winter piccies

Here are the piccies I promised you, not the most exciting – if they look like I took them on a compact camera while out on a stroll – well, I did.  These were taken this morning while I was on my way to Carla’s 

The sheep didn’t seem totally impressed with the weather.

When I said we had a bit of snow what I actually meant was quite a bit of snow. Being at the top of the hill we get more than most, further down the hill there was hardly any and none at all as I got into the town centre which is only about 2 miles away. It’s no wonder people look at us strangely when we say we’re snowed in.
It was a bit gloomy this morning but it got better as the day wore on, by afternoon it was gorgeous.
 These reflections on the snow caught my eye, I’ve never seen them before. I probably could have made a lot more of them but hey ho. It was cold outside and I was supposed to be working, so for once I did the right thing and went straight back to work. So much discipline, that deserves a choccie biccie!
This grass looked nice, the new people in the house down the lane must think I’m nuts, getting on my knees in the snow to photograph grass. They’ll get used to it. Hearsay has it that the new neighbour is a vicar.
 The last people to live in that house were great, when they moved in they had a party to get to know everyone in the area, then they had a party every six months after that. Every time they went on holiday they sent us post cards. Now they’ve moved out we don’t even get a christmas card!  Odd, all or nothing.  
They only stayed about three years (probably couldn’t stand all the parties!) The wifey  HATED it up here. The day I met her she slagged the place off mercilessly, complaining of the cold, the wind, the rain and the quiet, the horses, the state of the roads – you get the idea.  Well don’t live at the top of a hill in rural Lancashire then!  She doesn’t now, they’ve moved to somewhere far more sophisticated. It sounds like she was a miserable old toad, she was really nice when you got to know here. Bob got on famously with the husband.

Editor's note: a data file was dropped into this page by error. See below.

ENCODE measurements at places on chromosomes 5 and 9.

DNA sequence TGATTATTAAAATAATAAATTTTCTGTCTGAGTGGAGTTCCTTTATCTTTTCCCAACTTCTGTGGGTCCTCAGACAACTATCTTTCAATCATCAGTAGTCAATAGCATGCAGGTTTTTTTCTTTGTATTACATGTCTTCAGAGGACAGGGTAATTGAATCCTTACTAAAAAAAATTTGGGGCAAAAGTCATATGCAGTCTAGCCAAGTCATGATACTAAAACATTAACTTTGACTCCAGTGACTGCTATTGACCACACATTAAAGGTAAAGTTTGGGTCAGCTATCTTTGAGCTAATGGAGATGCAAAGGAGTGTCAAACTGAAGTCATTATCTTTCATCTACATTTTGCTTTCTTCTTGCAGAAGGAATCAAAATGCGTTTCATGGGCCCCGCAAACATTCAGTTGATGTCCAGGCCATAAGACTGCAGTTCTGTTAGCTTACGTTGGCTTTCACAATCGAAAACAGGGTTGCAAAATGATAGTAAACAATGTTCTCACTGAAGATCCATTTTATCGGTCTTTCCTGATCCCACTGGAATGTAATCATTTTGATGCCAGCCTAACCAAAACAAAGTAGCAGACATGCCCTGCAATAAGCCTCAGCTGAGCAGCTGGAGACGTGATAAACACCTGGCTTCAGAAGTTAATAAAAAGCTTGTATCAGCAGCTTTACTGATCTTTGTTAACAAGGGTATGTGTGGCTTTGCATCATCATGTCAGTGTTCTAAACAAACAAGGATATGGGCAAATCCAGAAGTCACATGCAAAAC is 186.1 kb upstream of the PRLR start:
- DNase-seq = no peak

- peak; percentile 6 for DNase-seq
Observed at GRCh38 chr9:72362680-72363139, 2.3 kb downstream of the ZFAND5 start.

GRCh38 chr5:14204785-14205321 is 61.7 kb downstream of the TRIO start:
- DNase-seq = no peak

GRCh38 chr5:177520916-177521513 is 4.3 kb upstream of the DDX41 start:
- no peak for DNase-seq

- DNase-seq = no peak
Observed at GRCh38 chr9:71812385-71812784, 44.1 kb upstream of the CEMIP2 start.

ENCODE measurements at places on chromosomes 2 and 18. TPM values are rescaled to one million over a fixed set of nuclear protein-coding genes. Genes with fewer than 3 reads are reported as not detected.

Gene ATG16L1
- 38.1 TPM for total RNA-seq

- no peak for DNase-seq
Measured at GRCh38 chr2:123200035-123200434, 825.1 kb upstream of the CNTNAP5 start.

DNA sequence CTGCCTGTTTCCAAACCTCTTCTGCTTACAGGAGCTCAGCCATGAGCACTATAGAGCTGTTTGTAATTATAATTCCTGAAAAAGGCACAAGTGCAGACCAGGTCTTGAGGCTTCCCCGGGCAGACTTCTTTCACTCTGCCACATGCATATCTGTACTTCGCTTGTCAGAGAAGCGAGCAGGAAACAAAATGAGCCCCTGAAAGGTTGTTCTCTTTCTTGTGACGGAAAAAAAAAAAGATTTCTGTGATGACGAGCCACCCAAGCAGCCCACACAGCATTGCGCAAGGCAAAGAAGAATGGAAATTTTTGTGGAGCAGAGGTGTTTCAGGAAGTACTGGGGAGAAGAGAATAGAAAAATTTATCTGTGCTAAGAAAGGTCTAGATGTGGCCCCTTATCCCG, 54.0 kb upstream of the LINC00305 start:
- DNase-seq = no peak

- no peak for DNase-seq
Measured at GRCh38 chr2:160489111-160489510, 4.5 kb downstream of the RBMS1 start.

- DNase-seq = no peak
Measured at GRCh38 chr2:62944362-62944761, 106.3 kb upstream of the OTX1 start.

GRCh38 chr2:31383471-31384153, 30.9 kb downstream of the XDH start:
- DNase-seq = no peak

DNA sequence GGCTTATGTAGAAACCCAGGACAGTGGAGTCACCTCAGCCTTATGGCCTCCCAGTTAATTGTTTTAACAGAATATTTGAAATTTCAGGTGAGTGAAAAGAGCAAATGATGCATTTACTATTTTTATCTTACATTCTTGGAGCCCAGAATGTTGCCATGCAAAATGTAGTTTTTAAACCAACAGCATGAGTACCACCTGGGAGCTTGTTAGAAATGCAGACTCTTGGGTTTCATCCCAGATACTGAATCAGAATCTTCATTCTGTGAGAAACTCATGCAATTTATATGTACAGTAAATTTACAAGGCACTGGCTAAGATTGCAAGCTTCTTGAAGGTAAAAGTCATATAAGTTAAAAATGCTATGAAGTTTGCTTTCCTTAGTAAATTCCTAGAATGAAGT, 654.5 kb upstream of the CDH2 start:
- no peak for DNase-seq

This weekend we’re going to M & S’s for a late Burns Night supper. We celebrate it every year but this year we couldn’t get our diaries together in time. I hope we don’t have to talk in a brae brich Scottish accent all night again. One year we decided that it would be fine if we all took it in turns to recite some of his poetry  – in character and with the correct. It was really hard. Not least because one has to read it, translate it in your head into English and then deliver it in a broad Scottish accent. Way too much brain power after a few whiskeys.  We couldn’t find a sword to cut open the haggis so we compromised and used the bread knife.
The first time we did one of these suppers we did a bit of research first so we knew what it was all about. I was shocked!  Rabbie Burns was a proper badass!!!!  (Ok, I know that wasn’t the most sophisticated word I could have chosen but it made my point). 
Last time I tried to put on a foreign accent it was for a murder mystery dinner party and it was supposed to be Scandinavian but it kept coming out a cross between Irish and Indian.  Paul really threw himself into his part as a psychopathic German and spent the night screaming at us, twitching a lot and banging the table, it was soooo funny. We laughed till our sides hurt.  He spent the next three days with a sore throat.
The trick with a murder mystery dinner party is to invite people who already know each other quite well and cook food that won’t spoil if it’s kept waiting because the timings always go to pot. We haven’t done one for ages, we must be due another one soon. Watch this space.

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